The phosphorus content of fibrous scaffolds was determined according to a colorimetric method mentioned in our previous publication.14 About 2 mg of each scaffold were degraded with 1 mL of 10% nitric acid and incubated at 105 °C for 3 hours. Subsequently, 0.4 mL of 14.7 M nitric acid, 2 mL of 10 mM ammonium metavanadate, and 2 mL of 40 μM ammonium pentaphosphoric acid molybdate were added into each sample. For the standard curve, phosphoric acid was used as the reference and phosphorus content was then determined spectrometrically at 405 nm wavelength. Results were expressed as μmol g−1 dried scaffold and three scaffolds were tested for each sample.

2.4. Sulfate and fucoidan quantification

Sulfate quantification was conducted as previously described.20 Briefly, about 30 mg of each type of scaffold was dried overnight at 60 °C. Subsequently, each sample was exposed to nitrogen (100 mL min−1) while boiled in iodohydric acid for 20 minutes. Released hydrogen sulfur reacted with zinc acetate (0.2 M) to form zinc sulfur. Thereafter, 8 mL of ammonium iron sulfate (16 mM) and 2 mL of 3.7 mM diamine were added into each sample. Following 15 minutes of agitation, absorbance at 665 nm was measured using a spectrophotometer. Sulfate content was calculated from a standard curve obtained with a potassium sulfate reference solution. Sulfate content of dry fucoidan was measured and fucoidan content of all scaffolds was then calculated. At least four replicates were used for each type of scaffold.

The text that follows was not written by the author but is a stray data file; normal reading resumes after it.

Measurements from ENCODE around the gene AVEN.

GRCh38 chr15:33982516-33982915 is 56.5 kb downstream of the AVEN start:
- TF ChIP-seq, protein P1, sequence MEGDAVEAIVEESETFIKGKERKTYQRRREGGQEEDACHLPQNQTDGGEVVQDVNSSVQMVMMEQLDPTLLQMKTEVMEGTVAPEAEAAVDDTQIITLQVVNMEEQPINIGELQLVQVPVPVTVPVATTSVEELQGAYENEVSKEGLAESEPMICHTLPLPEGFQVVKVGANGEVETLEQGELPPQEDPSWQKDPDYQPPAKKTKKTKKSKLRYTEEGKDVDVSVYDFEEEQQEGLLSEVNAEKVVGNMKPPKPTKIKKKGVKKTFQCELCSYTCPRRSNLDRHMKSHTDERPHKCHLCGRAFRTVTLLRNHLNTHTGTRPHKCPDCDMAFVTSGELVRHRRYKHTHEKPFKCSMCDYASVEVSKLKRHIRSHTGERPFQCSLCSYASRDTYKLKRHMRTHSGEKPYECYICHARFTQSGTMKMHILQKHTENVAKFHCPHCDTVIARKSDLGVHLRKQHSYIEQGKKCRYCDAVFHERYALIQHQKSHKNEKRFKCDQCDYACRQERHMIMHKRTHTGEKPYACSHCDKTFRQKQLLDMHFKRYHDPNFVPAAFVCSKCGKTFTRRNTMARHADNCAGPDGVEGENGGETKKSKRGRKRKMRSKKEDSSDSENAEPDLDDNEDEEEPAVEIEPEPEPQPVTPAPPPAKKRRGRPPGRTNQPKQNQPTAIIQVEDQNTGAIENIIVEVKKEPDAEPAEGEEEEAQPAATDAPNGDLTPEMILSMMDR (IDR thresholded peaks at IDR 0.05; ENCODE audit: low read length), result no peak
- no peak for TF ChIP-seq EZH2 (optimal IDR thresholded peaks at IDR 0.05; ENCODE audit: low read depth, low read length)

2.5. VEGF loading and release

VEGF was reconstituted in 0.5 wt% BSA in PBS to obtain 10 μg mL−1. VEGF loading onto P/D scaffolds was performed by adding 5 μL of VEGF solution (corresponding 50 ng) onto each type of dried scaffolds (average weight = 5 ± 0.25 mg). VEGF-loaded scaffolds were used for further studies. For VEGF release kinetics studies, we followed our published protocols with slight modifications.6,21 Briefly, each scaffold was placed in a 12-well plate with 1 mL of PBS and incubated at 37 °C. At fixed time points, 500 μL of supernatant was retrieved and replenished with 500 μL of fresh PBS. The amount of released VEGF was quantified by a VEGF DuoSet® ELISA Development kit. The cumulative VEGF released (%, with respect to theoretical loading amount) was finally computed using the following equation, where the theoretical loading amount was 50 ng:
image file: c3bm60245a-t1.tif

2.6. Cell culture of HUVECs